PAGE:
T-Mobile Builds Strength, Sprint Merger Now Unlikely

**Editor’s Note: Which is America’s top wireless network? Click here to see what we discovered.**

Expect T-Mobile USA to announce another strong quarter when it releases its earnings report Thursday.

America’s fourth-largest wireless operator has boasted about its subscriber gains in recent quarters, ever since dumping smartphone subsidies and two-year contracts for new customers. Billing itself as the “uncarrier,” T-Mobile has found a niche in the market among those wireless customers who want to sign up without a contract and don’t mind paying full price for smartphones – often in monthly installments – as an alternative to higher monthly bills.

While that strategy is yet to result in overwhelming profit, at least one analyst is bullish on the Magenta Network going forward.

“… We expect another strong quarter for [T-Mobile USA] with regard to gross and net add share. Though financial results are likely to be pressured by changes to pricing plans and increased promotional activity again, we believe investors will continue to look through the weakness, viewing higher net adds as more positive long term,” noted Canaccord Genuity analyst Greg Miller.

Miller is a little more cautious in regard to T-Mobile rival Sprint, which on Tuesday released its first-quarter numbers. Sprint is the only one of the big four operators that’s shedding subscribers – 231,000 in Q1 – although that number was less than Wall Street was expecting. America’s third-largest carrier says it’s confident it can turn things around under its new ownership — SoftBank of Japan closed on its purchase of 80 percent of Sprint late last year.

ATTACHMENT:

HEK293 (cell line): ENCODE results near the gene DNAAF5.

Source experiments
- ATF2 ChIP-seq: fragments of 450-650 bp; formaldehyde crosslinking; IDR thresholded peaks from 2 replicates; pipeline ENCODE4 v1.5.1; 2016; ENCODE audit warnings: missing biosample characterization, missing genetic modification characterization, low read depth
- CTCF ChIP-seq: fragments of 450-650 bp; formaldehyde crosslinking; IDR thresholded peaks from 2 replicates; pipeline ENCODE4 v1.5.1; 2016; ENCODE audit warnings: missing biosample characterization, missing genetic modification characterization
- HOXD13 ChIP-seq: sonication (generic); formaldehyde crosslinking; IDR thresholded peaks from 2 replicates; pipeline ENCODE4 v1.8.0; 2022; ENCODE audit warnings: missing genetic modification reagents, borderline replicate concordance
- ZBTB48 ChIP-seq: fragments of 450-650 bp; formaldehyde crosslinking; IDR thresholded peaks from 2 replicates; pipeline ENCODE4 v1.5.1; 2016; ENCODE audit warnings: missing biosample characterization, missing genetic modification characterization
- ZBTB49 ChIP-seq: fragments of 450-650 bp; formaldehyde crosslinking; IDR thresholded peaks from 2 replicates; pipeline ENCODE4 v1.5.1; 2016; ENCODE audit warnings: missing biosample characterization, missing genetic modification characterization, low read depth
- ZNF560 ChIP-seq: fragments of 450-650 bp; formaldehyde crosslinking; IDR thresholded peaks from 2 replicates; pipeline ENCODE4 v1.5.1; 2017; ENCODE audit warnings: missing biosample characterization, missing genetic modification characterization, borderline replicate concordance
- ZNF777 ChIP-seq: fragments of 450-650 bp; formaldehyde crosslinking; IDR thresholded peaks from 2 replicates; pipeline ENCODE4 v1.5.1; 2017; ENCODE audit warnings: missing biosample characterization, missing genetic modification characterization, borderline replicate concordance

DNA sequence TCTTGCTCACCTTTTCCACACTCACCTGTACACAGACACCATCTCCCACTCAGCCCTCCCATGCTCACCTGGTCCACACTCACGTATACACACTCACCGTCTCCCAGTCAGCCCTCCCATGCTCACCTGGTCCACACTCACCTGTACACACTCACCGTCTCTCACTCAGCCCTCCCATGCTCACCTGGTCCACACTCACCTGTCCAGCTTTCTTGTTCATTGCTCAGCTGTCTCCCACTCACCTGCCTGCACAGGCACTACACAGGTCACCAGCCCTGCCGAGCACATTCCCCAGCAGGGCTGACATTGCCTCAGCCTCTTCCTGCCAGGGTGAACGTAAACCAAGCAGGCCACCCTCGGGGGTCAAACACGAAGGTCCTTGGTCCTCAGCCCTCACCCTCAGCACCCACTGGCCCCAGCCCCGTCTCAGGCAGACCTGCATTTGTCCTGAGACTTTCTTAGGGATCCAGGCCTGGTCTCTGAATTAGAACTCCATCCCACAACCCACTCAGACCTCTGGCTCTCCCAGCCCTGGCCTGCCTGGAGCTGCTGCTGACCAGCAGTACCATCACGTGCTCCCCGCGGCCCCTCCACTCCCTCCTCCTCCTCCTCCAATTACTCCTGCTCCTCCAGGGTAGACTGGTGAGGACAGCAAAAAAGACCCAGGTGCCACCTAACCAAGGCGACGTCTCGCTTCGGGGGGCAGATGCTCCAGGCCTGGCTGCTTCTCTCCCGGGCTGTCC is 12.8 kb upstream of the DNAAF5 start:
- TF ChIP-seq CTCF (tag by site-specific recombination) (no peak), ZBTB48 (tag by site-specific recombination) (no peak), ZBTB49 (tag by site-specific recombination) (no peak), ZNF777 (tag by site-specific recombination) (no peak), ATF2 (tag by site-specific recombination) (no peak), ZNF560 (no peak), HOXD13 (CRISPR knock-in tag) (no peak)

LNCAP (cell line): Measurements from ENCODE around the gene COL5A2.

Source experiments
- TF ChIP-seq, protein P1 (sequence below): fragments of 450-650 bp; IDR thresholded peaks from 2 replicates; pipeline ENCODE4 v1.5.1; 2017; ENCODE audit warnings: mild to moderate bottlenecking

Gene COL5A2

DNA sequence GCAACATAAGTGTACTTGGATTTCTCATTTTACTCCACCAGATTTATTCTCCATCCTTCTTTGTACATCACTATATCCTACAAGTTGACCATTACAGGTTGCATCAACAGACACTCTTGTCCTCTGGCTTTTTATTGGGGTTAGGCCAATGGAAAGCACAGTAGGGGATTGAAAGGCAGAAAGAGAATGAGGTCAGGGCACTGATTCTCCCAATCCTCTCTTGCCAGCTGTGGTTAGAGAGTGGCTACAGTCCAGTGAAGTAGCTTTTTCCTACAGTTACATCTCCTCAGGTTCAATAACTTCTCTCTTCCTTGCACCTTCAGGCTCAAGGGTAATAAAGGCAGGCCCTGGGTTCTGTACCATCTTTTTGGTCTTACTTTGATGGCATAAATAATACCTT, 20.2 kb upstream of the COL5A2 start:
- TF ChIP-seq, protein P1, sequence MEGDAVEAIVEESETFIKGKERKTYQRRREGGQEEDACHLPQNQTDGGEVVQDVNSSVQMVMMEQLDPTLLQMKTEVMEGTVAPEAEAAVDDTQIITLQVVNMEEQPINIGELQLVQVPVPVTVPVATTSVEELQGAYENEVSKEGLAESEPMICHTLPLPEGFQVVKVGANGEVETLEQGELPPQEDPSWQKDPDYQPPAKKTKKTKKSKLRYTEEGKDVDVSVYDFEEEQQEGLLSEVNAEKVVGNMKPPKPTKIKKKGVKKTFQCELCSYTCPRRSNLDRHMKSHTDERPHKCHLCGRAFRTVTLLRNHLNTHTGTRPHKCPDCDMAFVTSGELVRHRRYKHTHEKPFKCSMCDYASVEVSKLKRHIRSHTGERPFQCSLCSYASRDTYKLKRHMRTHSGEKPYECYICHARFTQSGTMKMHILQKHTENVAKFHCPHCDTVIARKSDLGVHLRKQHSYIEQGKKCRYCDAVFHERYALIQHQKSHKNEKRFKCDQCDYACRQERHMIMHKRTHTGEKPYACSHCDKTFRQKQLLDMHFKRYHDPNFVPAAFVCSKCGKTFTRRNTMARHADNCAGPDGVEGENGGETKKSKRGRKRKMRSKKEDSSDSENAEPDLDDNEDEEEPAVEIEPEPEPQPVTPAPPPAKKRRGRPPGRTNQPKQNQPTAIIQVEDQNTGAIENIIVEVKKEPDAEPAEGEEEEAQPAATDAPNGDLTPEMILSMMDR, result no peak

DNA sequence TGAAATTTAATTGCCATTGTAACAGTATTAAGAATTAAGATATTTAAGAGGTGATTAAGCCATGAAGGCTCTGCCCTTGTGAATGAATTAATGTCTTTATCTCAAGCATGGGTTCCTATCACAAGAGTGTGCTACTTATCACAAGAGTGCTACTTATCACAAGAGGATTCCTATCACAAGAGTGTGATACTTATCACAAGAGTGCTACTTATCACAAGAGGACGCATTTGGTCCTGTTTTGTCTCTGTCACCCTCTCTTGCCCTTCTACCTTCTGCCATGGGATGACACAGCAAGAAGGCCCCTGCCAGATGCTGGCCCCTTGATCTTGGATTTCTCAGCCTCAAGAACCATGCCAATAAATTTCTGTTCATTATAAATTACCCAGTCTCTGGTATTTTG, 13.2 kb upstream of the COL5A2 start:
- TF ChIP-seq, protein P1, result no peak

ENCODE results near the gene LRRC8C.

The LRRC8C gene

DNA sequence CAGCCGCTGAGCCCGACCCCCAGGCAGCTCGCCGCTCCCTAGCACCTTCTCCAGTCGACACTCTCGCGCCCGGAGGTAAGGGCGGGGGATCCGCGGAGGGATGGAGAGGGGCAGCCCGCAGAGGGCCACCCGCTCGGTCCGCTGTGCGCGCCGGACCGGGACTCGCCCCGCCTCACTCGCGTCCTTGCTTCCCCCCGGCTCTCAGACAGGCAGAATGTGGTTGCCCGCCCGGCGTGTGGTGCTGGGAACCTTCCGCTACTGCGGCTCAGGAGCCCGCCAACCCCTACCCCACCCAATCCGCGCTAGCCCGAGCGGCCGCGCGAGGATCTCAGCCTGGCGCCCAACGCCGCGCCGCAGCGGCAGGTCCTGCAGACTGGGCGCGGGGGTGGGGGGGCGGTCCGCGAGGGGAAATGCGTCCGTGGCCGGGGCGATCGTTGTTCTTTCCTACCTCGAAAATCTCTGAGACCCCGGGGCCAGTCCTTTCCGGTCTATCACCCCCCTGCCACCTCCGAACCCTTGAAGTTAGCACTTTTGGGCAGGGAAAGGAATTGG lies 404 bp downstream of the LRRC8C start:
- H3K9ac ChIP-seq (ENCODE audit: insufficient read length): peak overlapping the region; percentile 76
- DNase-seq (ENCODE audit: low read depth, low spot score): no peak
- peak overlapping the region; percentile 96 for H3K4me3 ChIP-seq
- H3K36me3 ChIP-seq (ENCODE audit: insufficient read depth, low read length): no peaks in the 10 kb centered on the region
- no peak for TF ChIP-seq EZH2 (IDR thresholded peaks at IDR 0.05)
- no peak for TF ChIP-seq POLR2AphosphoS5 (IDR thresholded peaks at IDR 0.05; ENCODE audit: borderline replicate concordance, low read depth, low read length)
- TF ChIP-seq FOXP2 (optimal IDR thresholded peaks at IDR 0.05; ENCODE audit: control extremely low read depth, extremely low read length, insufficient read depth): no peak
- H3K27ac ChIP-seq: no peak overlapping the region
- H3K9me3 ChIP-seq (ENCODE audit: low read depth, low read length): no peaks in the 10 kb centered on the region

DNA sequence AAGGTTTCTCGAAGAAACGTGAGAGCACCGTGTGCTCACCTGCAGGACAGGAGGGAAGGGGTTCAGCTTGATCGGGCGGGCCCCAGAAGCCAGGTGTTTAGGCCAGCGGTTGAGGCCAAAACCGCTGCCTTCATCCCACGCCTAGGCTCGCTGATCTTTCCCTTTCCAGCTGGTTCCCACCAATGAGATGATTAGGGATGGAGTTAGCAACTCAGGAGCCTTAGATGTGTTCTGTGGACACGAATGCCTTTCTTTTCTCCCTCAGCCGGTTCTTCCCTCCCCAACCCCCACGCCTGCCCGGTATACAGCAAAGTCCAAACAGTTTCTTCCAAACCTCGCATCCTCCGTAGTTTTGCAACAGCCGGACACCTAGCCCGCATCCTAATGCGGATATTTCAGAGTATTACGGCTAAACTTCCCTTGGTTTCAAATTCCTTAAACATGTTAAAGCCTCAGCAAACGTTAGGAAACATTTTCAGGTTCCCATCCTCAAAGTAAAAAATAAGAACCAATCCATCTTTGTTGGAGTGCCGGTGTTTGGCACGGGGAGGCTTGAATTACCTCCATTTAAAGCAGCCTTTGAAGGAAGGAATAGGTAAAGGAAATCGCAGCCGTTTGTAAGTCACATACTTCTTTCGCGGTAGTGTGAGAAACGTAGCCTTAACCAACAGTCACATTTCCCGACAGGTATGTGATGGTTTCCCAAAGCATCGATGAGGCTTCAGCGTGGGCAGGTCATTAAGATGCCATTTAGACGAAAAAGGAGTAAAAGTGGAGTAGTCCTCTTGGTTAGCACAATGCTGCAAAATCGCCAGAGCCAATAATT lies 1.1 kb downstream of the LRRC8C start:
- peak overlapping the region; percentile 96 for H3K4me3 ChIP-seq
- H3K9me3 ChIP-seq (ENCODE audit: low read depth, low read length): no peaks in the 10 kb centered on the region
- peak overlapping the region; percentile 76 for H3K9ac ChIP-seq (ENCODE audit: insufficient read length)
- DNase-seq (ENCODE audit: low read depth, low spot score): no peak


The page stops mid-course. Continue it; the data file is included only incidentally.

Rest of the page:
“We believe Sprint’s [first-quarter] results highlight the difficulties in turning around core subscriber trends at a time when the company is rebuilding its network while competitive pressures are clearly intensifying,” Miller said.

Much has been made of a potential Sprint-T-Mobile merger announcement later this year, but Canaccord Genuity isn’t sold on the idea that would create a third wireless giant to go head-to-head with Verizon Wireless and AT&T.

“In line with our long-term prediction, we believe the FCC has taken additional steps that would make it increasingly difficult for the third and fourth wireless competitors to merge. By including 2.5 GHz spectrum in spectrum cap analyses, along with the well-publicized regulatory opposition, it would be difficult to envision how such a deal could be approved,” Miller added. 

Follow senior online managing editor @Craig_Galbraith on Twitter.


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